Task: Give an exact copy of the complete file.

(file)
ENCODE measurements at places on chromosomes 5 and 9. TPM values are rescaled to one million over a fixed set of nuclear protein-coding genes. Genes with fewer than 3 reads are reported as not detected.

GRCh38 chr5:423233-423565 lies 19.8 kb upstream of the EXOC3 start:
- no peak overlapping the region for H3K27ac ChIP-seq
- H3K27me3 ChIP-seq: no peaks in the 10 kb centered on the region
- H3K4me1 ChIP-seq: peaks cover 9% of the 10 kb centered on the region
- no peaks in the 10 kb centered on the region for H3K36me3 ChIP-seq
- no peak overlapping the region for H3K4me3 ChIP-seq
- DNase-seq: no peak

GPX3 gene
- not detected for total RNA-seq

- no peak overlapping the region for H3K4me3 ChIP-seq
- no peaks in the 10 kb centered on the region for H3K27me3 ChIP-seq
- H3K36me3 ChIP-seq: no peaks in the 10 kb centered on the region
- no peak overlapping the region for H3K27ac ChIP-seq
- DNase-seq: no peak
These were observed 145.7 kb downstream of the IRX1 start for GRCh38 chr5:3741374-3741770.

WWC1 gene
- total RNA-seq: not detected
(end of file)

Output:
ENCODE measurements at places on chromosomes 5 and 9. TPM values are rescaled to one million over a fixed set of nuclear protein-coding genes. Genes with fewer than 3 reads are reported as not detected.

GRCh38 chr5:423233-423565 lies 19.8 kb upstream of the EXOC3 start:
- no peak overlapping the region for H3K27ac ChIP-seq
- H3K27me3 ChIP-seq: no peaks in the 10 kb centered on the region
- H3K4me1 ChIP-seq: peaks cover 9% of the 10 kb centered on the region
- no peaks in the 10 kb centered on the region for H3K36me3 ChIP-seq
- no peak overlapping the region for H3K4me3 ChIP-seq
- DNase-seq: no peak

GPX3 gene
- not detected for total RNA-seq

- no peak overlapping the region for H3K4me3 ChIP-seq
- no peaks in the 10 kb centered on the region for H3K27me3 ChIP-seq
- H3K36me3 ChIP-seq: no peaks in the 10 kb centered on the region
- no peak overlapping the region for H3K27ac ChIP-seq
- DNase-seq: no peak
These were observed 145.7 kb downstream of the IRX1 start for GRCh38 chr5:3741374-3741770.

WWC1 gene
- total RNA-seq: not detected